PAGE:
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TD, RBC raising their posted 5-year fixed mortgage rate

TD Bank quietly raised its posted rate for five-year fixed mortgages by 0.45 of a percentage point to 5.59 percent on April 25, 2018. EPA/JUSTIN LANE/STREPA/CP IMAGES

Update: This story has been updated to reflect RBC’s decision to also raise its posted rate for five-year fixed mortgages.

Toronto Dominion Bank has raised its posted rate for five-year fixed mortgages by 0.45 of a percentage point to 5.59 per cent. And RBC says it will raise its posted rate for a five-year fixed mortgage on Monday to 5.34 per cent, up from its current 5.14 per cent rate.

The posted rate is the rate Canada’s big banks advertise publicly. The banks, however, often offer their preferred customers rates that are heavily discounted compared to their posted rates. The typical five-year fixed mortgage rate offered by the banks currently stands at 3.39 per cent and does not seem to be climbing for now, according to rates-comparison site RateSpy.com.

READ MORE: Should you lock in your mortgage rate or renew early before interest rates rise again?

Still, posted rates from Canada’s big six banks are used to calculate the qualifying rate that federally regulated lenders must use when stress-testing mortgage applicants.

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If two more of the big banks follow TD’s lead, the qualifying rate would climb “enough to shave off about 3 per cent from a typical borrower’s buying power,” Rob McLister, a mortgage planner at intelliMortgage.com and founder of RateSpy.com, wrote in a blog post on April 25.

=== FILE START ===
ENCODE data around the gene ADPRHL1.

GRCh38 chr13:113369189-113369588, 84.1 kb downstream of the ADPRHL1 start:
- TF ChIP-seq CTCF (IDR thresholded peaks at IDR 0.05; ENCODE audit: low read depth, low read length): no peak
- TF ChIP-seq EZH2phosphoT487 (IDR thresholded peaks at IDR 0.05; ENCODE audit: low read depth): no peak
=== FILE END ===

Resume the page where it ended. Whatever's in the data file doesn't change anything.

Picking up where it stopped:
READ MORE: Here’s the income you need to pass the mortgage stress test across Canada

A higher qualifying rate, in turn, could put more downward pressure on home prices and force more Canadians to renew their mortgage with their current lender, which would allow them to avoid the stress test, McLister wrote.

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TD’s move reflects rising yields on government bonds, which have climbed to their highest level since 2011. Yields are the return investors realize on bonds. And the big banks use the yield on government of Canada bonds as a reference for how much it’s going to cost them to borrow. Banks must be able to borrow at lower rates than they charge when lending to clients, so when borrowing costs rise for the banks, they often pass those costs on to consumers.

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TD is the first of the big banks to have raised rates since January, and the adjustment was unusually large, according to McLister.

“Over the last decade, the average increase to posted 5-year fixed rates has been [0.24 of a percentage point]. A … bump [of 0.45 of a percentage point] is rare, and the most in eight years,” McLister wrote.